- Fzsftp Command Line Example
- Filezilla Client Command Line Script Examples
- Filezilla Command Line Examples Windows
- Filezilla Client Command Line
- Filezilla Command Line Examples Free
FileZilla Server: Plugin Design Basic Configuration Implicit SSL part 1 Implicit SSL part 2 Portable FileZilla FTPd Download and support
|Uniform Server 3.5-Apollo|
FileZilla Server plugin general set-up.
The FileZilla Server is extremely flexible on the previous page I covered a portable version that can be run independently of Uniform Server. This page looks at how to set the server up for general use; later I will target Uniform Server specifically.
- Adding a Site to FileZilla Site Manager. Open FileZilla and access Site Manager. You can do so by going to the File menu or pressing CTRL+S (CMD+S on macOS). Once the Site Manager window pops up, click New Site and fill in the columns with your FTP details. Here’s a short explanation of each line.
- Thus command line options are limited to what you can see through filezilla -h. However there's an old feature request on Filezilla Trac's that was deemed an official answer indicating plans to create a command line client sometime after version 3. I do not know if this is being done or not, if it was abandoned or not.
Apart from setting up a user account the defaults allow the server to work straight out of the box. If you have any special requirements these default values can be tweaked later. I will be covering two scenarios, transferring files across a local network and over the Internet.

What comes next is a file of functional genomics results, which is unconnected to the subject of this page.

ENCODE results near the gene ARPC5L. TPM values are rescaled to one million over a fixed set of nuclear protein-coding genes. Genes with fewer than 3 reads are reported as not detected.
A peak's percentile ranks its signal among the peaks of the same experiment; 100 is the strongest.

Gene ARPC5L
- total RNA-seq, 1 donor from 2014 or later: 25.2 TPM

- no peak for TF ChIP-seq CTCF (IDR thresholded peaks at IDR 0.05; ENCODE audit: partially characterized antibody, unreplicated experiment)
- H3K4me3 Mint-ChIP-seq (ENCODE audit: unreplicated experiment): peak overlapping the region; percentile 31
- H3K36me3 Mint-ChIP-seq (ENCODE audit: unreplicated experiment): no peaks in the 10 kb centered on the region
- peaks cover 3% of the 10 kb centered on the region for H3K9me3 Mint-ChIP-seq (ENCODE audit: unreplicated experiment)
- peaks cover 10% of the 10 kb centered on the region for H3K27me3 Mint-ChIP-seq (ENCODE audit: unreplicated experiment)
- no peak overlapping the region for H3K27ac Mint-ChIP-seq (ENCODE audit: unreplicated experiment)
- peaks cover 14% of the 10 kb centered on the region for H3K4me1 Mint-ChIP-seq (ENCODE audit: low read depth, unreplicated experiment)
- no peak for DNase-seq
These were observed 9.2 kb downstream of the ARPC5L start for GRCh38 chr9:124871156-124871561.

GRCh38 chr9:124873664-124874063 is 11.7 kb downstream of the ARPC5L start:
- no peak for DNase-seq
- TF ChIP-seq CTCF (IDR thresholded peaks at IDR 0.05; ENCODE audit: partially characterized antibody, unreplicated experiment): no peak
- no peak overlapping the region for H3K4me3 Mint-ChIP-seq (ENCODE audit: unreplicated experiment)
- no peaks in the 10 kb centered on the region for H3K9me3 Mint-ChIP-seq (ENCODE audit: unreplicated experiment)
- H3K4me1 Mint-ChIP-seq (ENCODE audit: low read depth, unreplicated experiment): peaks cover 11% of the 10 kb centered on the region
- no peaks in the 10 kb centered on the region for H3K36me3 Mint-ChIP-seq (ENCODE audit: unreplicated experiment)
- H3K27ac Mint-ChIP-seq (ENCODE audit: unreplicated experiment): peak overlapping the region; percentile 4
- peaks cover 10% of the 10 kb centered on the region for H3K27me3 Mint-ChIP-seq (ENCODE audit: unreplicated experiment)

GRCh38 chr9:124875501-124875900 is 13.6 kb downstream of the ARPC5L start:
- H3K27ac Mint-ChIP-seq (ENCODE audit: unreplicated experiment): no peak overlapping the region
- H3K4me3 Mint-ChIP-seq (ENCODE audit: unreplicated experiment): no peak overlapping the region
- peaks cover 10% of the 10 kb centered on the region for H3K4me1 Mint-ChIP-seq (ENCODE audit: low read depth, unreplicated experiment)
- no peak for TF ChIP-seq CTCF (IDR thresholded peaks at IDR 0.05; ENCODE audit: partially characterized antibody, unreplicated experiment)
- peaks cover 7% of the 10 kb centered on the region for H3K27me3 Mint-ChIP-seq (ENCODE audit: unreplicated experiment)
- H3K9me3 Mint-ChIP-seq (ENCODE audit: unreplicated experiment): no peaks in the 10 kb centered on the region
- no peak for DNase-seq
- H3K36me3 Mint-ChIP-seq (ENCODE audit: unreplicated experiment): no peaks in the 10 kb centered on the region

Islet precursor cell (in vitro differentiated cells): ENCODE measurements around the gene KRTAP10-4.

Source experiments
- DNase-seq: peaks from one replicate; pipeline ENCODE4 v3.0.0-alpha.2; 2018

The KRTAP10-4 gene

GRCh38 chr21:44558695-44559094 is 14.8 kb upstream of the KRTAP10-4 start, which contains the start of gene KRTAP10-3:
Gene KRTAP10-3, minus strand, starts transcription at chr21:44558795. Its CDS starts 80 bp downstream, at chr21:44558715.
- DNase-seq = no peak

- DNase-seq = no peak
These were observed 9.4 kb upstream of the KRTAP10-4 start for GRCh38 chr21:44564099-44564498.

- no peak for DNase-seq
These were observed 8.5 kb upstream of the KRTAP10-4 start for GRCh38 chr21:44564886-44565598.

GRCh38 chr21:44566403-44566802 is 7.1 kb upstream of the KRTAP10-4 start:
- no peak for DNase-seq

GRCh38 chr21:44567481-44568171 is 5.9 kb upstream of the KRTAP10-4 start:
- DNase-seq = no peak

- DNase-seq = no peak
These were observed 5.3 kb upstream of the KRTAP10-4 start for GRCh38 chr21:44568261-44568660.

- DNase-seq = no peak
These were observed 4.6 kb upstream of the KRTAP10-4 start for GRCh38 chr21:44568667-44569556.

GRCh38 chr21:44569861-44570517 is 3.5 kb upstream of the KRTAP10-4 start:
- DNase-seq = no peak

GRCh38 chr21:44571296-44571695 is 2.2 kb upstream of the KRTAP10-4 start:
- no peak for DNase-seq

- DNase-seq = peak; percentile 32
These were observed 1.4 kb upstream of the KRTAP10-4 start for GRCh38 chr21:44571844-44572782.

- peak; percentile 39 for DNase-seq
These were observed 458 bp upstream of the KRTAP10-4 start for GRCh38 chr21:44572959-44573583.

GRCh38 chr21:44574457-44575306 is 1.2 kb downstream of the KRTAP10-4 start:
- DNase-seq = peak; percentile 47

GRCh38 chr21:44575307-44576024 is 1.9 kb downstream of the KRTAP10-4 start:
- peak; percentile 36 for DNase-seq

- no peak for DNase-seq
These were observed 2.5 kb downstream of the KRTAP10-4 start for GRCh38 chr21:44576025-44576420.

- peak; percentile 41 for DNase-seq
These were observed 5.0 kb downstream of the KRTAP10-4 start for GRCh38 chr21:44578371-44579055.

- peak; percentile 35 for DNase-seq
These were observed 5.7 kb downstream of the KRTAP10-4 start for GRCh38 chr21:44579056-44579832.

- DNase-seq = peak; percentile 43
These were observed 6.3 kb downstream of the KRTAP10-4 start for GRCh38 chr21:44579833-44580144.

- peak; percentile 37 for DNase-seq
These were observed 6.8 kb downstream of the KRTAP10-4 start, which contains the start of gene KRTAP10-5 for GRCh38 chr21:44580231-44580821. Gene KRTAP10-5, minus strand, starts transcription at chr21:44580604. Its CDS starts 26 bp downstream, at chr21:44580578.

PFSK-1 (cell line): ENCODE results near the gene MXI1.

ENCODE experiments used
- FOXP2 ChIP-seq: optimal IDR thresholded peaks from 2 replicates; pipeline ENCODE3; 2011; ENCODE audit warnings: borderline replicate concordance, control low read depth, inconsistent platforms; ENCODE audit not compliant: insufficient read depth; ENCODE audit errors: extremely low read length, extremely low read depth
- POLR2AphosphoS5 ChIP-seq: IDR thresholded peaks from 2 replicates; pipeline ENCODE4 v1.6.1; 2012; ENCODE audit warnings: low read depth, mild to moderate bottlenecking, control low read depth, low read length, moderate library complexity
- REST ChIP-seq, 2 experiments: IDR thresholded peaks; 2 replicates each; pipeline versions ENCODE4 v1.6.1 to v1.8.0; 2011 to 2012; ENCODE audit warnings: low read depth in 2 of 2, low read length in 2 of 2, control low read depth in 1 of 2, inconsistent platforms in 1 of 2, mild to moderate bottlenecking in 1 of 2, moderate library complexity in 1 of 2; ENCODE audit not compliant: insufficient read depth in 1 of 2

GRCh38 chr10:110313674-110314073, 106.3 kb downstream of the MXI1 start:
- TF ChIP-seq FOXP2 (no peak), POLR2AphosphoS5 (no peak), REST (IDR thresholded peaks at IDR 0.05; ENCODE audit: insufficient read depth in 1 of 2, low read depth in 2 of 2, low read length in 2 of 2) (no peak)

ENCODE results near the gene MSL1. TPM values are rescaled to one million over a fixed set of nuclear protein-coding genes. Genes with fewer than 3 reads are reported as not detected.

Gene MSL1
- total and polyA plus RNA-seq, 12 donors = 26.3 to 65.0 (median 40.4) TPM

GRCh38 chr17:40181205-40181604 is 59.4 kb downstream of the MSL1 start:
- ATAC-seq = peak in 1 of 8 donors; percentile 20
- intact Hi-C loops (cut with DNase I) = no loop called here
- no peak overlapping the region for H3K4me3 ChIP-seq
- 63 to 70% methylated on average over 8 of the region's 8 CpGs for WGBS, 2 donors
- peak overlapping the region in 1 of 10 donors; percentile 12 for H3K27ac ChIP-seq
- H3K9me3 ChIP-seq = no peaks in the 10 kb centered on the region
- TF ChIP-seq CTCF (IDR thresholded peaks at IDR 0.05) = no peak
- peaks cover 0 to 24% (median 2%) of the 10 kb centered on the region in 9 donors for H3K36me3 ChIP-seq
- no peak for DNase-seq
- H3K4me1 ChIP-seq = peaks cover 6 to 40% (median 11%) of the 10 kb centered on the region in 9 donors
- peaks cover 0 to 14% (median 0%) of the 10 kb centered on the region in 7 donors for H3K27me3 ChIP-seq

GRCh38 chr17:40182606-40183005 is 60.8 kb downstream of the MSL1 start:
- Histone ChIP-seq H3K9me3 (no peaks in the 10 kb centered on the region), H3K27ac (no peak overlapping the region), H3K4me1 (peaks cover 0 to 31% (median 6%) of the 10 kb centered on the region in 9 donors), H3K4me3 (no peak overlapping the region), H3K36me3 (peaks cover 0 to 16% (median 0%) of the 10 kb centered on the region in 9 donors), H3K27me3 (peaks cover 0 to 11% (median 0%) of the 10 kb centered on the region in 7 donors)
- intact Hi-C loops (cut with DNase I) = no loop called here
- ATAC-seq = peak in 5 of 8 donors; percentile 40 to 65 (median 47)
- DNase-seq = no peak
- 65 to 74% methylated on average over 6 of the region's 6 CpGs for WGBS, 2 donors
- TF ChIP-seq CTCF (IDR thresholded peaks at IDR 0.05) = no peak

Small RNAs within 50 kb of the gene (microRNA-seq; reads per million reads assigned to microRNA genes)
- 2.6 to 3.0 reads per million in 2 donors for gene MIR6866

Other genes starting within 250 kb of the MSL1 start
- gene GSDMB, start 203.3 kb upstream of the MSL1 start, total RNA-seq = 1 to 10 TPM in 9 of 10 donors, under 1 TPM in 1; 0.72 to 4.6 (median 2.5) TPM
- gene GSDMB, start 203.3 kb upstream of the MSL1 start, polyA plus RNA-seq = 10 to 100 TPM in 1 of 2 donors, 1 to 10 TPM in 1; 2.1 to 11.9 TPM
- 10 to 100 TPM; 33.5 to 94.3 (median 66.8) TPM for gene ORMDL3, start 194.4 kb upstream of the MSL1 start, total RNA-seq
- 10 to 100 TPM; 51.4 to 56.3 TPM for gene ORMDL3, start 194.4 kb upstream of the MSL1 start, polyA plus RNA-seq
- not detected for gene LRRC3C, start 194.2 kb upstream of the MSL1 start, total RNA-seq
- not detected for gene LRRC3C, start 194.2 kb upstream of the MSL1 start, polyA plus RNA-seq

Last but not least, FileZilla Server is a free open source FTP and FTPS Server. Support is available through our forums, the wiki and the bug and feature request trackers. In addition, you will find documentation on how to compile FileZilla and nightly builds for multiple platforms in the development section.
The admin interface provides access to three server sections, setting, users and groups. Two methods are available to do this, either via the top row of icons or using the drop down menu.
Create a user:
Assign a user folder:
For each new user repeat steps 3-12
You can change user privileges and delete users as required.
Restart the server to guarantee changes take effect (generally not required)
Assuming you are running the server on your local machine you can quickly test the account.
Type the following into your browser:
ftp://localhost/ a pop-up is displayed enter name (fred) and password.
A page is displayed showing files and folders contained in your shared folder.
Local network access
Anyone on your local network can access the ftp server by typing ftp://your_ip_address into their browser; they will be challenged for a user name and password.
To find your IP address use a command prompt:
- Open command prompt start > run > type in cmd > clik OK
- In the command window type ipconfig /all
- Look for your IP address. If you are using a wireless network the address will be similar to this 192.168.1.6
- While in the command window look for Host Name (my PC name is mpg2) the name of your PC
(note sometimes this is not set-up)
A user can use either HostName or IP address to access your FTP server for example:
A user on your network would then type ftp://192.168.1.6/Or ftp://mpg2/